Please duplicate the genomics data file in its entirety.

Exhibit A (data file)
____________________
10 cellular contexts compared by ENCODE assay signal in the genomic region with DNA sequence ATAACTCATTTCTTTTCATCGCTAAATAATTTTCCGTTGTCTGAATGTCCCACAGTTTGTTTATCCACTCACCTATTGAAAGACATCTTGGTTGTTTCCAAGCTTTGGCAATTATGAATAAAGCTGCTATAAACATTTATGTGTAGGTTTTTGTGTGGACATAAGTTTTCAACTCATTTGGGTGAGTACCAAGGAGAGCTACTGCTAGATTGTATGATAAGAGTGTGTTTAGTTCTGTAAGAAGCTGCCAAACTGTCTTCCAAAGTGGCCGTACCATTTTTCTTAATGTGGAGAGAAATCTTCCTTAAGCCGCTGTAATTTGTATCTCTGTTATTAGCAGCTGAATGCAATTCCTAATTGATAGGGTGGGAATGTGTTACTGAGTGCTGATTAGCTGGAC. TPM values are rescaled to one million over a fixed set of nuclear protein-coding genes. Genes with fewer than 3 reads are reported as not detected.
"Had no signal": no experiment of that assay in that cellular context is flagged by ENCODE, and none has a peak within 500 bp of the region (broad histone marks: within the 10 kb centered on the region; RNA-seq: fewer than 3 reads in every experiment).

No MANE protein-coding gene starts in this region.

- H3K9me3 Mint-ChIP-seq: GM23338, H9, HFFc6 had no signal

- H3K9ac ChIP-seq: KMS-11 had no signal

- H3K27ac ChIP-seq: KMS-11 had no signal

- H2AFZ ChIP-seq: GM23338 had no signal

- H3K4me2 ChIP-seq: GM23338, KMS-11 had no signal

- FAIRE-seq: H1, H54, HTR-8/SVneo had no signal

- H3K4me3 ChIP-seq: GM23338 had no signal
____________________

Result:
10 cellular contexts compared by ENCODE assay signal in the genomic region with DNA sequence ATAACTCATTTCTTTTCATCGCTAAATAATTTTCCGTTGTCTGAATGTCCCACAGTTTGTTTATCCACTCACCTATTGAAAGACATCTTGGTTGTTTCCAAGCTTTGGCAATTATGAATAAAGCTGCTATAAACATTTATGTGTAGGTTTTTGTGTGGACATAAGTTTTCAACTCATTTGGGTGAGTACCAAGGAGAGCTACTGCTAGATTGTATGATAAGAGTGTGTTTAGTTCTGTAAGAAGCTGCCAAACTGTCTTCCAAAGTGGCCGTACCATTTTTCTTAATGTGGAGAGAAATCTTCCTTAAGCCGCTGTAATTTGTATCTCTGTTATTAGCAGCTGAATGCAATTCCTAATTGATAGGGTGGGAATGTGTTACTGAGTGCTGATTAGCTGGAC. TPM values are rescaled to one million over a fixed set of nuclear protein-coding genes. Genes with fewer than 3 reads are reported as not detected.
"Had no signal": no experiment of that assay in that cellular context is flagged by ENCODE, and none has a peak within 500 bp of the region (broad histone marks: within the 10 kb centered on the region; RNA-seq: fewer than 3 reads in every experiment).

No MANE protein-coding gene starts in this region.

- H3K9me3 Mint-ChIP-seq: GM23338, H9, HFFc6 had no signal

- H3K9ac ChIP-seq: KMS-11 had no signal

- H3K27ac ChIP-seq: KMS-11 had no signal

- H2AFZ ChIP-seq: GM23338 had no signal

- H3K4me2 ChIP-seq: GM23338, KMS-11 had no signal

- FAIRE-seq: H1, H54, HTR-8/SVneo had no signal

- H3K4me3 ChIP-seq: GM23338 had no signal